We had some narrow escaped while in camp. One of the guard fired two shots at his shadow one moon-light night, and another shot a stray horse for refusing to stop and give the counter sign. We stayed there under marching orders for about two weeks, when at last we saddled up and marched to this place, which we reached all safe and sound – have got our tents pitched, so we are getting along comfortable enough on hard crackers and pork, as usual, and I think when the rebels find that Charman’s butcher knife Rangers, are on this side of the river, they will throw down their arms and disperse. We will use our knives to the best of our ability if attacked by the “sesesh,” and the citizens of the vicinity and West Liberty, can look for the war being brought to a speedy close.
I have nothing more that would be interesting to the reader of the Agitator, except that we sleep close to a den of wolves who came from big Pine Creek. There are three of them, and they rejoice in the names of George, Andy and Mikel; they are good looking animals and will make very good war dogs, with a little training.
The boys are all well, and panting for a fight. ------- Brose

Wellsboro Agitator 1861 November 20 page 3


Camp Cameron, Nov. 8, 1861
Friend Agitator – Wishing to have our company represented through your paper, and thinking that no responsible person will take the trouble, I seat myself on a pile of straw in a cloth tent, only 7 feet square, where six of us “live,” or rather, “stay,” to let the people of Tioga know how well their County is represented in this company – also to let them know our situation.
A small squad of us came down here on the 14th of October, under the supervision of Eld. Drake, who was recruiting for Capt. Lynch and Lieut. Dartt'’ Command, and after drilling under the instructions of the above named Lieut., about two weeks, and seeing our Captain but two or three times, and when we did, - “well you know people will drink sometimes” – so the boys petitioned to the Governor, saying, “that they could not consent to serve under Capt. Lynch, and wished to have B.S. Dartt, appointed in his place, as they appreciated him, as a gentleman and a scholar; also, S.E. Hillier, 1st, and C.L. Greene, 2n Lieutenant, who are well-spoken of by everybody here.” The Governor sceeded to our requests, and they are duly installed in their respective offices.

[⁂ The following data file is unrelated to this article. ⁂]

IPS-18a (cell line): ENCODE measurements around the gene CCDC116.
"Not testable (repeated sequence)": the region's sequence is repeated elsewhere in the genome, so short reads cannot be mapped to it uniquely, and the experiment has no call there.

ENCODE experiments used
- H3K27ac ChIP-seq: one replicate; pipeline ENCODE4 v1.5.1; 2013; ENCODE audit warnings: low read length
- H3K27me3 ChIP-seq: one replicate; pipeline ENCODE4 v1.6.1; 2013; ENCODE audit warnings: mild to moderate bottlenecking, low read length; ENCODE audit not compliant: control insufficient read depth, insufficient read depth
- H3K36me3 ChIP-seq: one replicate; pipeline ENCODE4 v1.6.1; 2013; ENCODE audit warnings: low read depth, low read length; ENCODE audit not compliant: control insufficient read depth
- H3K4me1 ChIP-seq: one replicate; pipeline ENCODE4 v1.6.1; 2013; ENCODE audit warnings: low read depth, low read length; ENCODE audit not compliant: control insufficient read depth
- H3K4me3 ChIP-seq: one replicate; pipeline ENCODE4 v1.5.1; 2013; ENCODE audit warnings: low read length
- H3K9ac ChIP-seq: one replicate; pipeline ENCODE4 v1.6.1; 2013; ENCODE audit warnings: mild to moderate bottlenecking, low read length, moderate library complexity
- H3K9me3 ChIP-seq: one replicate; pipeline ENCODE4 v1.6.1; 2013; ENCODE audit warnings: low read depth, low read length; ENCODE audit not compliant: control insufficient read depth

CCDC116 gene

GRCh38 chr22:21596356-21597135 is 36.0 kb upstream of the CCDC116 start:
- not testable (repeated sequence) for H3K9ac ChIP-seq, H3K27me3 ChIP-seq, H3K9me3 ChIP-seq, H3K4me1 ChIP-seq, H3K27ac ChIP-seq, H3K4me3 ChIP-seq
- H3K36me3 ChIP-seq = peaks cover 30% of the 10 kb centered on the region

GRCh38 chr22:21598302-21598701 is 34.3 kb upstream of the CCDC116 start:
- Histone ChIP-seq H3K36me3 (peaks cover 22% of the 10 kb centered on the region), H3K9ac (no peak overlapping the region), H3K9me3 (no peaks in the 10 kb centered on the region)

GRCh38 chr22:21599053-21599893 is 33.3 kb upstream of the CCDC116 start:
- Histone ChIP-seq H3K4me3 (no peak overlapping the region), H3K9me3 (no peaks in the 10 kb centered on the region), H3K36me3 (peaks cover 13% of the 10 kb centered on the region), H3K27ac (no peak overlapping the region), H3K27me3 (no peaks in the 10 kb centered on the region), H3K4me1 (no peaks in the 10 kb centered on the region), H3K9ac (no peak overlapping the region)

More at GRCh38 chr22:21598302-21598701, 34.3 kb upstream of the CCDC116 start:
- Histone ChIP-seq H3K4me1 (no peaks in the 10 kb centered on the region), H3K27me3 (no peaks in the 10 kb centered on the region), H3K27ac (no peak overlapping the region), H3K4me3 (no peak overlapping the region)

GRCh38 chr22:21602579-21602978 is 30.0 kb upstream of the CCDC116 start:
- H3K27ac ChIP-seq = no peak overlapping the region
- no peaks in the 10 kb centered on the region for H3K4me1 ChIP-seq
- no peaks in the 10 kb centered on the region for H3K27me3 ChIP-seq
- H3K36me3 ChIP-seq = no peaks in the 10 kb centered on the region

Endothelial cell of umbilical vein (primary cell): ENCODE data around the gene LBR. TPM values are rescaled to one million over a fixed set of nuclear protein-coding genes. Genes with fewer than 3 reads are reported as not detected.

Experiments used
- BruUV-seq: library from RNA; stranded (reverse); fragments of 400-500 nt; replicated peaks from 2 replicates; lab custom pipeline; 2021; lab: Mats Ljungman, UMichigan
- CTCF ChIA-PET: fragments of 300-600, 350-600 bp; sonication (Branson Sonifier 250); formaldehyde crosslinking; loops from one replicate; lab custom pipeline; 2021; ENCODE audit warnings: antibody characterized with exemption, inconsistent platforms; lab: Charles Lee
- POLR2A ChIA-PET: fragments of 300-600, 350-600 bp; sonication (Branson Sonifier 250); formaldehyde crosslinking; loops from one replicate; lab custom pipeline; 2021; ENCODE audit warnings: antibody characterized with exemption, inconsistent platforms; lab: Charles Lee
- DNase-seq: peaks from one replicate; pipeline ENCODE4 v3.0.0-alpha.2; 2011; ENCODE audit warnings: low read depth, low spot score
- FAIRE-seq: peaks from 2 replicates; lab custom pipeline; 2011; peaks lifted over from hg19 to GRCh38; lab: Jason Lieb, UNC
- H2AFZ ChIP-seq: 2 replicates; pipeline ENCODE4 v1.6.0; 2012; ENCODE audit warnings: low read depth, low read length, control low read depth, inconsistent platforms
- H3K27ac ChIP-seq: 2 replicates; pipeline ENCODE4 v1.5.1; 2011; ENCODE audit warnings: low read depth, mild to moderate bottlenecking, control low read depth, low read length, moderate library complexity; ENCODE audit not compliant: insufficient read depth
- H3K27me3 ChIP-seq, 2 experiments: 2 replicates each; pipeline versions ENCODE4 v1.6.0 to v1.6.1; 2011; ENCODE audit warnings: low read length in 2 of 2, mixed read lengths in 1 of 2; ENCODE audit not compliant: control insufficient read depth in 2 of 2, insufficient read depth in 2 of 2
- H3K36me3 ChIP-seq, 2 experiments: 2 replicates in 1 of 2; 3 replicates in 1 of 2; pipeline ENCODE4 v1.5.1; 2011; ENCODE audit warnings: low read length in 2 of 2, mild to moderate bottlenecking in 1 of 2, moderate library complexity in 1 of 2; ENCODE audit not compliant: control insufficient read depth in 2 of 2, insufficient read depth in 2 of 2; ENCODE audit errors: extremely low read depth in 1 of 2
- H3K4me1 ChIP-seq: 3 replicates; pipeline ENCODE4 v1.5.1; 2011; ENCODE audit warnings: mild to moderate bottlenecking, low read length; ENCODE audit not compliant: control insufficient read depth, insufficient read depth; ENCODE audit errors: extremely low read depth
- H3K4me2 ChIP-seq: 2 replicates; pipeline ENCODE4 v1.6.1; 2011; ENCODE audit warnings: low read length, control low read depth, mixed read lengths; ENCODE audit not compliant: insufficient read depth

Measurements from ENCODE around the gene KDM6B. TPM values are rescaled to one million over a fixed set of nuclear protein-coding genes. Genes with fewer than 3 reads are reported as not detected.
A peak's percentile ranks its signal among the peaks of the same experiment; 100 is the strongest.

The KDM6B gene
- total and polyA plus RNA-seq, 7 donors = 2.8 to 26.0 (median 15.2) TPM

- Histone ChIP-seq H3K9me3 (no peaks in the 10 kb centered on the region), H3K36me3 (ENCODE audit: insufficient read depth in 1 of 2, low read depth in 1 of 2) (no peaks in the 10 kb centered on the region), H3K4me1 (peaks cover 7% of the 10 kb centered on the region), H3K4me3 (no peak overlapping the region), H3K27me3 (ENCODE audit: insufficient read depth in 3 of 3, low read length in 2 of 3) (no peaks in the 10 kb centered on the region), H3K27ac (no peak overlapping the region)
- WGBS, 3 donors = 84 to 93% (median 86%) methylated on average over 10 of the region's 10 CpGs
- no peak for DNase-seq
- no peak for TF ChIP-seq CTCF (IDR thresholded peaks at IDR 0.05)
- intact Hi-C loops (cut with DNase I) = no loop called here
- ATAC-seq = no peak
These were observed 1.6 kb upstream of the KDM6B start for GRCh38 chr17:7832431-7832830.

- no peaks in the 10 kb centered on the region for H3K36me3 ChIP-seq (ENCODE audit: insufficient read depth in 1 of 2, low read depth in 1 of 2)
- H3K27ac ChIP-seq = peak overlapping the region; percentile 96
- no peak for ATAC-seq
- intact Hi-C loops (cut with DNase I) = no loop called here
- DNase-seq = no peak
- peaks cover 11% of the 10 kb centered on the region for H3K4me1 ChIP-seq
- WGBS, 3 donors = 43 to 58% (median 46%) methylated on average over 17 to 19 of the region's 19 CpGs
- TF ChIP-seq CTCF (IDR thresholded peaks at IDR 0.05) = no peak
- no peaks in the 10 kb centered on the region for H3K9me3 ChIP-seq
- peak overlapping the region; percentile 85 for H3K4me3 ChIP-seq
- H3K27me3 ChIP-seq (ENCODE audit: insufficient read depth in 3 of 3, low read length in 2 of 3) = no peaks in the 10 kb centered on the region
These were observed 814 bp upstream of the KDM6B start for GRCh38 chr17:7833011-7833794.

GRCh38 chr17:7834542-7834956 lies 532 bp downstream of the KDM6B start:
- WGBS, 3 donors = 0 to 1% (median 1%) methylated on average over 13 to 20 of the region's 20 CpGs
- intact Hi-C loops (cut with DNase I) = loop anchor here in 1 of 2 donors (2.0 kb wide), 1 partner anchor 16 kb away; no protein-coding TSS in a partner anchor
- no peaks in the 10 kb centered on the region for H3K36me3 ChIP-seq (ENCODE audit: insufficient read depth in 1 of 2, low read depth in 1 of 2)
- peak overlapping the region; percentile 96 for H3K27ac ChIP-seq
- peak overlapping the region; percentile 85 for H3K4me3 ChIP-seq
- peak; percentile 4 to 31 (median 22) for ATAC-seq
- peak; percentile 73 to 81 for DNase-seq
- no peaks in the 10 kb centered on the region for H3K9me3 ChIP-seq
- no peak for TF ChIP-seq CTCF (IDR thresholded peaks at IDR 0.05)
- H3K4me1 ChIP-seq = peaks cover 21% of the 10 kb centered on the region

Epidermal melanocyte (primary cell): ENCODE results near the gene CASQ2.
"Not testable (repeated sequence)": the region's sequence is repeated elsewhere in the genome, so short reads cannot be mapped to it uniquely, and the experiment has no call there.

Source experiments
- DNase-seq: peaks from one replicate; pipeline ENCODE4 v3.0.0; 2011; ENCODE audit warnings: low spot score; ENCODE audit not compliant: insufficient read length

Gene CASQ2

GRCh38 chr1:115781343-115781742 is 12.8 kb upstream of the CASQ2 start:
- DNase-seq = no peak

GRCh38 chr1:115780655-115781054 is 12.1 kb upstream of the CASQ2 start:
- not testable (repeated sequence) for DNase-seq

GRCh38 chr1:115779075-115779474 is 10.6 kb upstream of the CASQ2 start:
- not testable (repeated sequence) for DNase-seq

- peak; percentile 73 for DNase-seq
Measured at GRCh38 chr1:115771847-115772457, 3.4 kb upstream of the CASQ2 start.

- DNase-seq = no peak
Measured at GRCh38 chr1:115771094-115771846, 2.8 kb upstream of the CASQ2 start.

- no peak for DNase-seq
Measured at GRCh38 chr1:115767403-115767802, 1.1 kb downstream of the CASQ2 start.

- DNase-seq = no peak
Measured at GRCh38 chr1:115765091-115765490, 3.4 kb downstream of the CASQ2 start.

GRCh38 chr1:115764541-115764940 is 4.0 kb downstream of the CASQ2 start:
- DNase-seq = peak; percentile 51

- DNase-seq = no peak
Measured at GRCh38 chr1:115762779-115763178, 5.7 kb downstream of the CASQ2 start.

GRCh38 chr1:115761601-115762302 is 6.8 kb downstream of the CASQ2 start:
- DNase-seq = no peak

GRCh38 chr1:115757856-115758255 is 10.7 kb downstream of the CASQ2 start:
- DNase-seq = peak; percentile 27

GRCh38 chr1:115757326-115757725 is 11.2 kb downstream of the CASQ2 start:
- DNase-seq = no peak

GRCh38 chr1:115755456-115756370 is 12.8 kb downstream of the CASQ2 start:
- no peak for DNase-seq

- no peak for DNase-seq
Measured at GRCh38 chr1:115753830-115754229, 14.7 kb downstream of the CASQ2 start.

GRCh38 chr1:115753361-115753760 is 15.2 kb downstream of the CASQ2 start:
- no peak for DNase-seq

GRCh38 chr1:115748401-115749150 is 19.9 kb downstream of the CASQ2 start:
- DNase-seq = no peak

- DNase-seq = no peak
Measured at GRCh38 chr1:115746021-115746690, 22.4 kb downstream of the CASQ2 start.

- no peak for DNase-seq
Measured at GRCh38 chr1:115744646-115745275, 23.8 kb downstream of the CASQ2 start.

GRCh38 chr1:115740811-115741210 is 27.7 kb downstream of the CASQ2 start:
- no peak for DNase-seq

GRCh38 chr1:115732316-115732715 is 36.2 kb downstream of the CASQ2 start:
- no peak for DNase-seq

Our camp is pleasantly situated on a sloping piece of ground near the Harrisburg and Philadelphia R.R., two miles from Harrisburg – is surrounded by large, handsome farms, carried on by dutch people, and slick farmers, they are too. They house their cattle in large, handsome buildings, made for that purpose; but they, themselves, live in small – I say barns – for they are not large enough [generally speaking] to stable a span of horses, let alone stabling half a dozen young ones; for they look as if they were stall-fed, and never curried. But I am straying from my subject.
Our Camp is as regularly laid out in squares – main and cross streets, as the city of Philadelphia. Each company occupies a street by themselves, which they have to keep clean and tidy, by sweeping every morning before breakfast, when the weather will permit. Our company occupies the third street fronting to the Rail Road, and consists of eighty-nine men, all robust, hearty fellows. The Inspector of the camp, says we are a good looking set of fellows, nearly all of a Height and that when we come into action, he will expect a great deal from us. He also says that we keep our streets the cleanest of any company on the ground – I hope our good looks have not deceived him, and that we shall always be found doing our duty, knowing, as we do, that God will protect and reward us in so doing.
Our company was organized and mustered in last Saturday, but everything did not go as we privates expected, [and, in fact, it never does.] Instead of electing the non-commissioned officers, as they generally do, our Captain appointed them, which is probably the better way, as it stops all strife for penny offices. 
Our Regiment is about full, and will be closed the first of next week, when we will get our arms and horses, as they are now ready and waiting for us. We are pretty well drilled in the marches on foot, and can soon teach our horses to “count time.”
Our boys are all well here, but no doubt the conflict between love and duty in some cases, must be terrible, and many a love-lorn swain keeps step to the tune of “the girl I left behind me,” with a sad and heaving heart.

War and love has many cares –
War shed blood, and love sheds tears.

I will give you the names of our officers, and the place they occupy:
Captain – B.S. Dartt
First Lieutenent – J.E. Hiller
Second Lieutenant – C.L. Greeno
First Sergeant – C.H. Vandusen
2nd Sergeant – J.P. Wilcox
3d Sergeant – C.C. Herman
4th Sergeant – H.D. Calkins